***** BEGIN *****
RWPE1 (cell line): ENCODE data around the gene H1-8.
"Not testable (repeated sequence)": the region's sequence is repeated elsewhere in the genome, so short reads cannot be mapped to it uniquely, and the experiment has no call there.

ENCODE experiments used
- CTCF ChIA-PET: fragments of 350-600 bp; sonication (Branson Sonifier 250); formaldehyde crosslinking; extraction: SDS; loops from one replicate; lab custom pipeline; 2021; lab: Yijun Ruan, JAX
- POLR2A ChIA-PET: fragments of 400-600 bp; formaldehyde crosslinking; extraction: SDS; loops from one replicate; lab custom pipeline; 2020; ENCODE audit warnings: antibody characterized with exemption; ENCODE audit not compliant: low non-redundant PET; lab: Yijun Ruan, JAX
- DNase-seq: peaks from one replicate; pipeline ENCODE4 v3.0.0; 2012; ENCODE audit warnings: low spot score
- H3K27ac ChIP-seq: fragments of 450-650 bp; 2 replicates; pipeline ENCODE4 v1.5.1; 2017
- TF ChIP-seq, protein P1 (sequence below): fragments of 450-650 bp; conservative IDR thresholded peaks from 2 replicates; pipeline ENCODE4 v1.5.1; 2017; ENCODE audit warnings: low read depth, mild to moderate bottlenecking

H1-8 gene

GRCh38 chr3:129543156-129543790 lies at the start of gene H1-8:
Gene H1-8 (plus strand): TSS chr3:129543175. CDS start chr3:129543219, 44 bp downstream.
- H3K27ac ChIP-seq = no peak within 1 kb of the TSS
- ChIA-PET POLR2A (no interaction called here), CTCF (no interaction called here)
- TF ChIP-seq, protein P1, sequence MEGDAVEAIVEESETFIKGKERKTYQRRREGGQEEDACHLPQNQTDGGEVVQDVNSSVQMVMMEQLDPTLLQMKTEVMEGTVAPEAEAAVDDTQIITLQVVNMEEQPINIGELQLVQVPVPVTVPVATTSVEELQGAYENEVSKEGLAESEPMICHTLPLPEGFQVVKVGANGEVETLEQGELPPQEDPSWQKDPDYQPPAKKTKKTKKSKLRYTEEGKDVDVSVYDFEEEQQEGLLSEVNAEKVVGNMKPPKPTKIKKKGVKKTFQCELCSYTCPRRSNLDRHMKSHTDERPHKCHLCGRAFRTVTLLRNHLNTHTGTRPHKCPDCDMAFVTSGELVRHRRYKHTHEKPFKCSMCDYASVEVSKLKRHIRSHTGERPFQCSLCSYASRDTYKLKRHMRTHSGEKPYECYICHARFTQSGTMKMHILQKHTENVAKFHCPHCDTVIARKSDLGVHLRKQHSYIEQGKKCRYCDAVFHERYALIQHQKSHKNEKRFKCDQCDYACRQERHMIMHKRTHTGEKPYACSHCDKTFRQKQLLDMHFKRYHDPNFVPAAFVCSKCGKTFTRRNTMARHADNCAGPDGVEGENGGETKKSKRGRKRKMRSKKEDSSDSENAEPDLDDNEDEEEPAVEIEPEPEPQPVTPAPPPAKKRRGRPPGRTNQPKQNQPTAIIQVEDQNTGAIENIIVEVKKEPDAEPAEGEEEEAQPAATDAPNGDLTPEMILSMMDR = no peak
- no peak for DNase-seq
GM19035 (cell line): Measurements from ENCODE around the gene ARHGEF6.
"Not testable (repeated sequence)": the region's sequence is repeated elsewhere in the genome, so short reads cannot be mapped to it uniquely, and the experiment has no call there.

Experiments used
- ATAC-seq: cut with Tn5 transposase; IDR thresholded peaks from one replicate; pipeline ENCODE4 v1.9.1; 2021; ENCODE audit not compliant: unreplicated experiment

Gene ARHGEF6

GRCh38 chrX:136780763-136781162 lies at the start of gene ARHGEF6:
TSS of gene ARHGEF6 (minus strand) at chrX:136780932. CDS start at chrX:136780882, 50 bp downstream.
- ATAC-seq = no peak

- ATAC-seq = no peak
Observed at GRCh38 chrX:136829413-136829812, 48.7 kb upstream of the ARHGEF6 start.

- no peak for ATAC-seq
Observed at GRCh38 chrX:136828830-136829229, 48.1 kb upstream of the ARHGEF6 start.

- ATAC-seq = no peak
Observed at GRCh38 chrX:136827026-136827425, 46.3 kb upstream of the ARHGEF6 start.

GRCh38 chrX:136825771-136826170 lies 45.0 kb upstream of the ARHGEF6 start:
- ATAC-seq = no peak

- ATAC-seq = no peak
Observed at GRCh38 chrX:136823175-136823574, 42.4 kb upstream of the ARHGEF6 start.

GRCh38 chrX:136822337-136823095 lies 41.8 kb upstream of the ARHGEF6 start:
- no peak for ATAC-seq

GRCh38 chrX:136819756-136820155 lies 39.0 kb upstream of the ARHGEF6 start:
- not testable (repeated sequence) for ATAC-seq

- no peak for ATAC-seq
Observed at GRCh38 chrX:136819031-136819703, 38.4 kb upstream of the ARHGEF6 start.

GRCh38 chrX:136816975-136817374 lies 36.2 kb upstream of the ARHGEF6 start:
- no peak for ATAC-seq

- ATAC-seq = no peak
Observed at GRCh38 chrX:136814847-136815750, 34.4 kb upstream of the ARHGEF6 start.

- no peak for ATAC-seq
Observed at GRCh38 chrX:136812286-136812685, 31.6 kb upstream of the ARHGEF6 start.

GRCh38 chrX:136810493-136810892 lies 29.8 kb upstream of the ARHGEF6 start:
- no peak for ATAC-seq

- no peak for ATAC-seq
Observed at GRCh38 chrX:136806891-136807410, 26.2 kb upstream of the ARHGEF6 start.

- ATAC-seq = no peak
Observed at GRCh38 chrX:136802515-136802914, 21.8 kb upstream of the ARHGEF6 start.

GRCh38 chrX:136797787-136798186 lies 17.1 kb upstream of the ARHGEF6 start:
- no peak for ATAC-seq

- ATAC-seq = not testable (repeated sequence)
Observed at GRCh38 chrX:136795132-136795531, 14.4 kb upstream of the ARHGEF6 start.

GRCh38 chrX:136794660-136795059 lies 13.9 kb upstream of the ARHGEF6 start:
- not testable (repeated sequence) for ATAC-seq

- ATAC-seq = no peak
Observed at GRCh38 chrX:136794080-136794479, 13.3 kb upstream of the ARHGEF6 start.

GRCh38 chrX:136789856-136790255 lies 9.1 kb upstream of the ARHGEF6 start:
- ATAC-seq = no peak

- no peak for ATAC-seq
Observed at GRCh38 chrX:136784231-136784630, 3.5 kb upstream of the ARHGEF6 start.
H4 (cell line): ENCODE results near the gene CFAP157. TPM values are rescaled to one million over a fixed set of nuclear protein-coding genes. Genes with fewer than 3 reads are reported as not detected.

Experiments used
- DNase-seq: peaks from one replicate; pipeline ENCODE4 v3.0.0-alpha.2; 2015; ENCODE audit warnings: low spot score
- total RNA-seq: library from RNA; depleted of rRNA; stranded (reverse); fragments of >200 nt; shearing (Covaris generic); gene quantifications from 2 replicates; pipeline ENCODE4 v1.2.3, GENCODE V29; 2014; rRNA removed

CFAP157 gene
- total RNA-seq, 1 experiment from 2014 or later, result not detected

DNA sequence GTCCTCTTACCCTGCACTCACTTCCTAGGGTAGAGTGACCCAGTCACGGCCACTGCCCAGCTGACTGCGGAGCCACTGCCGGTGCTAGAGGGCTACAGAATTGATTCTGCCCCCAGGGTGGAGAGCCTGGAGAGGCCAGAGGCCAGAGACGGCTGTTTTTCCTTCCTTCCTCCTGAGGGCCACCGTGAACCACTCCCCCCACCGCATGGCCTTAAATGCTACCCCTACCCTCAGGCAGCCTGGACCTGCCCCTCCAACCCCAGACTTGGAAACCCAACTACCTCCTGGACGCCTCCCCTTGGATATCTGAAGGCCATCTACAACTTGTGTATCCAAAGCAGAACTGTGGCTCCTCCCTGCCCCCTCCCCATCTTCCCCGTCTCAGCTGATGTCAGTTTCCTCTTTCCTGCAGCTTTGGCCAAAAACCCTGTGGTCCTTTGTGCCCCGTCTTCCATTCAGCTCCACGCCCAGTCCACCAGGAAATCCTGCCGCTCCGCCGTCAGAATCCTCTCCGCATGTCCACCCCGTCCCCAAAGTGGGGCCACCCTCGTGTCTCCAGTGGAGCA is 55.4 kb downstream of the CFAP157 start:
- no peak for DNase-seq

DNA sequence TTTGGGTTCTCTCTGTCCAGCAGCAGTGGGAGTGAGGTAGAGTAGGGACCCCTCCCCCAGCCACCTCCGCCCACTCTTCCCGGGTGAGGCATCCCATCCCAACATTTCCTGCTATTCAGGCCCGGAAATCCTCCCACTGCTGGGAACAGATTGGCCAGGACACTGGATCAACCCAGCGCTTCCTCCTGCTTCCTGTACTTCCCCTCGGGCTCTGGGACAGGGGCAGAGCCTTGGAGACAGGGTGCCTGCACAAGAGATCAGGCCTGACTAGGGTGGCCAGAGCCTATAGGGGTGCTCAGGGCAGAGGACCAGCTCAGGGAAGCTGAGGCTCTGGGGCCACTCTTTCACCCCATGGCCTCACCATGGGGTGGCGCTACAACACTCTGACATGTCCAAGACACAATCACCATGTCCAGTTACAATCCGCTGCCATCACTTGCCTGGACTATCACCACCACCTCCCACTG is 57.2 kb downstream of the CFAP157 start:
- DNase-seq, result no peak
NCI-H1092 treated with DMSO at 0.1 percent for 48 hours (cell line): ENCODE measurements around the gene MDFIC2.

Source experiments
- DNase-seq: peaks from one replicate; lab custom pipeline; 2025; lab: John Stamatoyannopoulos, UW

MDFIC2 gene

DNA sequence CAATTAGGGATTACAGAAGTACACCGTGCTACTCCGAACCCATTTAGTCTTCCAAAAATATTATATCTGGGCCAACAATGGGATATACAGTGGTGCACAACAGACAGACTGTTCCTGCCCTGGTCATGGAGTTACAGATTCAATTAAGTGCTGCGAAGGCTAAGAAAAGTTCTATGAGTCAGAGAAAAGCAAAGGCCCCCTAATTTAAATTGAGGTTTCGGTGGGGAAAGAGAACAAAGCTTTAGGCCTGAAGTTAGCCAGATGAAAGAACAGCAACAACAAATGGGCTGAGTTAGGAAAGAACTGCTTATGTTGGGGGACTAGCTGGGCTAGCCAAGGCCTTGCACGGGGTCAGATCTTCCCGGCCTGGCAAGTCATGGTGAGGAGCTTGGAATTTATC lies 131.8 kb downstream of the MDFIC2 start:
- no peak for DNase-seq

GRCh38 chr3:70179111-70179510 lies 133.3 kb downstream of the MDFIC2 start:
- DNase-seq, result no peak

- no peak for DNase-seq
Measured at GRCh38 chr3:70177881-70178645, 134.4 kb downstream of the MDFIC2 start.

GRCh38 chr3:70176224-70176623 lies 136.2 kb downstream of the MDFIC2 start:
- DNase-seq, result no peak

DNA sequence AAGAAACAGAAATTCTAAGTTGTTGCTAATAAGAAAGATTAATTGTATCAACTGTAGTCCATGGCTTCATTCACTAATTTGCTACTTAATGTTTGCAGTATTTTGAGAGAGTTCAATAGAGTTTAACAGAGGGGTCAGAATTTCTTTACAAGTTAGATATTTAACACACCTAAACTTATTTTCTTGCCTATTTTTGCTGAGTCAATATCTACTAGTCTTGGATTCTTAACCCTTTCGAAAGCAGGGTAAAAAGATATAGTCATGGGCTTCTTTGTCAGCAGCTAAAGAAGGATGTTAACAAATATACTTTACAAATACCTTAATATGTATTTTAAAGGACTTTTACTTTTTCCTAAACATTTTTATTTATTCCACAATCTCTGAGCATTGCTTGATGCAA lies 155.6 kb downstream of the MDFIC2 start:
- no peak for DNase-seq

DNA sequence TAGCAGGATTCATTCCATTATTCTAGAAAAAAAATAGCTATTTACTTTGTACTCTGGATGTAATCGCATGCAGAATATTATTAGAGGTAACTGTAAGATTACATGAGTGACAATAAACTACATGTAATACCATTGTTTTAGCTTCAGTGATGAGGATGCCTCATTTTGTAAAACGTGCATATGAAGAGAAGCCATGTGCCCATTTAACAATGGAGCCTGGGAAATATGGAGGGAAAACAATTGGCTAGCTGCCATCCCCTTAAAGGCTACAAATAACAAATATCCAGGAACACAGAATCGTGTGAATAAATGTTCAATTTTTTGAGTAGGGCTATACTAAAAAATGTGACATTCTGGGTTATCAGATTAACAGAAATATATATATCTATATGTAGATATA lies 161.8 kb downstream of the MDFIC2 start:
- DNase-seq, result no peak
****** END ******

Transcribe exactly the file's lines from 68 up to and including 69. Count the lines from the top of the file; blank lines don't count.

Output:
CFAP157 gene
- total RNA-seq, 1 experiment from 2014 or later, result not detected